Everyday insects from our lives     

Honey Bee 
Honey Bee

Honey bees (Apis mellifera) are important as pollinators of many flowering plants and are thus important for many kinds of crops. They also provide us with honey and beeswax. Honey bees collect nectar and pollen as food for their colonies, and pollinate plants as a consequence of their activities. Nectar is stored in the bees special "honey stomach", which is in front of their true stomach. The nectar is passed from worker to worker bee, water is lost, and it changes to honey. It is then stored in cells in the hive and fanned by the bees so that is evaporates further and becomes thicker, then it is sealed in with a wax cap. I used to keep bees, and to harvest the honey I cut the caps off the honeycomb and let the honey drip out. The empty honeycomb can then be returned to the beehive to be filled again. Bees use several senses to locate nectar, find their hive again, and communicate with each other, and they are capable of learning. Some people are afraid of bees because of their sting.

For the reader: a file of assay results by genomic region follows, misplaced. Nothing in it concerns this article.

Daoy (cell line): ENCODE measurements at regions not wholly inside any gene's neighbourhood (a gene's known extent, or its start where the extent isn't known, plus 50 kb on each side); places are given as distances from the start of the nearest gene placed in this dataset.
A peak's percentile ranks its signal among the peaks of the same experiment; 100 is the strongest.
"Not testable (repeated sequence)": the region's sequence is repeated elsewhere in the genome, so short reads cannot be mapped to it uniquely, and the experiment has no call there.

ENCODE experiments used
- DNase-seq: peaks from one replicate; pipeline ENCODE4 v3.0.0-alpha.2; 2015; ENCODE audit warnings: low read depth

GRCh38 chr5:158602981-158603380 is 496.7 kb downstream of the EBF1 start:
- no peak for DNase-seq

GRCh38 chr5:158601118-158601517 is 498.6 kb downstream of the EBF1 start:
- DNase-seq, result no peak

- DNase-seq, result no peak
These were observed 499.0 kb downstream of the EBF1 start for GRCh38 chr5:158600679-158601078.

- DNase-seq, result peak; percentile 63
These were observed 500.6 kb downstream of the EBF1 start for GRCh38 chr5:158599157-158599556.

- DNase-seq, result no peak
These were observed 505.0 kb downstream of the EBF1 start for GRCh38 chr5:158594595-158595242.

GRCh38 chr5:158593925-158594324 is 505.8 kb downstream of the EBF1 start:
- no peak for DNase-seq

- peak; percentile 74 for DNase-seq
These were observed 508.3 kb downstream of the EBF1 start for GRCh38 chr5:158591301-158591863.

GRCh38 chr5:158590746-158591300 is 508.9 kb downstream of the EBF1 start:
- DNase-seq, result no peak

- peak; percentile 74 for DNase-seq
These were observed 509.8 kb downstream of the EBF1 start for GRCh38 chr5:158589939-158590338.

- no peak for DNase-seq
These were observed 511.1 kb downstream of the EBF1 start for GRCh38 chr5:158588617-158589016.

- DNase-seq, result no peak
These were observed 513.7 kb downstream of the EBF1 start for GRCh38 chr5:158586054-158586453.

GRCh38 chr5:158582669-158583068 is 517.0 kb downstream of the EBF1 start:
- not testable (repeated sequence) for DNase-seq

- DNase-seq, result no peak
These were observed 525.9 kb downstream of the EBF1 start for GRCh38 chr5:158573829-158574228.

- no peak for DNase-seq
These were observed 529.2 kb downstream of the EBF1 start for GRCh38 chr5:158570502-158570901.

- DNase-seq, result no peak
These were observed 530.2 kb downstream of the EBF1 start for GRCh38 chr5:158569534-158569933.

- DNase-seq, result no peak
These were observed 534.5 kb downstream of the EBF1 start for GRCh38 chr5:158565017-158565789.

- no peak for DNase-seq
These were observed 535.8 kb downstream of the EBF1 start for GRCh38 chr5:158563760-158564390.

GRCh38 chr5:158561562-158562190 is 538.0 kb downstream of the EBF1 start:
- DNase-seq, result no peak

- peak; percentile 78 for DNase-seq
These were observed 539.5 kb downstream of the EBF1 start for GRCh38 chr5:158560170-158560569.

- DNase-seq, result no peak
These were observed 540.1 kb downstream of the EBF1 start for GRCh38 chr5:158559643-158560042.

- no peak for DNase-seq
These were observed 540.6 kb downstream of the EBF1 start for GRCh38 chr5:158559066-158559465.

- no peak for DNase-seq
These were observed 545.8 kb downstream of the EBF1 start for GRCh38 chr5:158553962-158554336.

This is one of the larger things I have put into our electron microscope. A honeybee is about 12 - 13 mm long (0.5 inches), and its head is about 6 mm (0.25 inches) wide. Can you find one of the smallest things on this web site?

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Copyright © 1996-2000 Tina (Weatherby) Carvalho...MicroAngela
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